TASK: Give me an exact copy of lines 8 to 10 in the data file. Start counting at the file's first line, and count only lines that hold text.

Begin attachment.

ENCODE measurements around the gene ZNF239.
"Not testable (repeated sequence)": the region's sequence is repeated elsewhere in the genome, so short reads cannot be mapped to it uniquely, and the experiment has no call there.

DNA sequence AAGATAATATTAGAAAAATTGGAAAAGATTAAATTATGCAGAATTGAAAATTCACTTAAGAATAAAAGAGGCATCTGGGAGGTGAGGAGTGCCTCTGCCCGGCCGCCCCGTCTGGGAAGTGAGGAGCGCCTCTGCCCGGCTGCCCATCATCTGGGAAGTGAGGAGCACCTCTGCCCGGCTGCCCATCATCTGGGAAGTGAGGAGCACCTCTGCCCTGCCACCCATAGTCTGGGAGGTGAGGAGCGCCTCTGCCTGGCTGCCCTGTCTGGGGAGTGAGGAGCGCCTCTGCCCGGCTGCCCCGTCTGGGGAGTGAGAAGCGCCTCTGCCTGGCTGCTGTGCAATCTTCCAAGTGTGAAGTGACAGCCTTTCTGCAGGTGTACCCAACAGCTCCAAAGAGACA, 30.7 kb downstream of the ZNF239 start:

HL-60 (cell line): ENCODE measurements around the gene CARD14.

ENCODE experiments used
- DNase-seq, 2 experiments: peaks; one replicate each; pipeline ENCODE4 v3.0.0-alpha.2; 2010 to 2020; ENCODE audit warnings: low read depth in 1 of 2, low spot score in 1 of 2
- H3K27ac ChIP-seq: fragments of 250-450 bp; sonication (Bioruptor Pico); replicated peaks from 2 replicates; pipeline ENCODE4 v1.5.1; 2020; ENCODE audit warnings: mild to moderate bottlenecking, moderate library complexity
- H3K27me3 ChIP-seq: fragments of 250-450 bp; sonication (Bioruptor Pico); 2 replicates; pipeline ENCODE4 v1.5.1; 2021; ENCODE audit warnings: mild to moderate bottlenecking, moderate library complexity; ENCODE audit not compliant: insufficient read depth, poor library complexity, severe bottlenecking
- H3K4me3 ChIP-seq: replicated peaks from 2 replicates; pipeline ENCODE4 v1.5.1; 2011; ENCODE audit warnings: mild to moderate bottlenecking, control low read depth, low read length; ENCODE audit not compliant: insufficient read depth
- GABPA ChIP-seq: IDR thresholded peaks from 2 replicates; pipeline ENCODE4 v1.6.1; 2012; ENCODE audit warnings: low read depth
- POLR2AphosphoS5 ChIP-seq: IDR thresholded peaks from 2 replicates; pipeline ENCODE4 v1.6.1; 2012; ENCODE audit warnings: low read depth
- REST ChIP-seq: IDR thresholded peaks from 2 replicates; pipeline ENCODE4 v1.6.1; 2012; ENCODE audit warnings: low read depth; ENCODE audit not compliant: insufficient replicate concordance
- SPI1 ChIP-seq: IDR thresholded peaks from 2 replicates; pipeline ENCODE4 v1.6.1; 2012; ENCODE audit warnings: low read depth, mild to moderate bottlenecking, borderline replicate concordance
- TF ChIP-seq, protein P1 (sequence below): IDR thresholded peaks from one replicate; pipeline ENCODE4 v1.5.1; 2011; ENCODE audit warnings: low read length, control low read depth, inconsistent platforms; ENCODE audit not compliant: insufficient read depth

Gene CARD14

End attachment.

- H3K27me3 ChIP-seq: fragments of 250-450 bp; sonication (Bioruptor Pico); 2 replicates; pipeline ENCODE4 v1.5.1; 2021; ENCODE audit warnings: mild to moderate bottlenecking, moderate library complexity; ENCODE audit not compliant: insufficient read depth, poor library complexity, severe bottlenecking
- H3K4me3 ChIP-seq: replicated peaks from 2 replicates; pipeline ENCODE4 v1.5.1; 2011; ENCODE audit warnings: mild to moderate bottlenecking, control low read depth, low read length; ENCODE audit not compliant: insufficient read depth
- GABPA ChIP-seq: IDR thresholded peaks from 2 replicates; pipeline ENCODE4 v1.6.1; 2012; ENCODE audit warnings: low read depth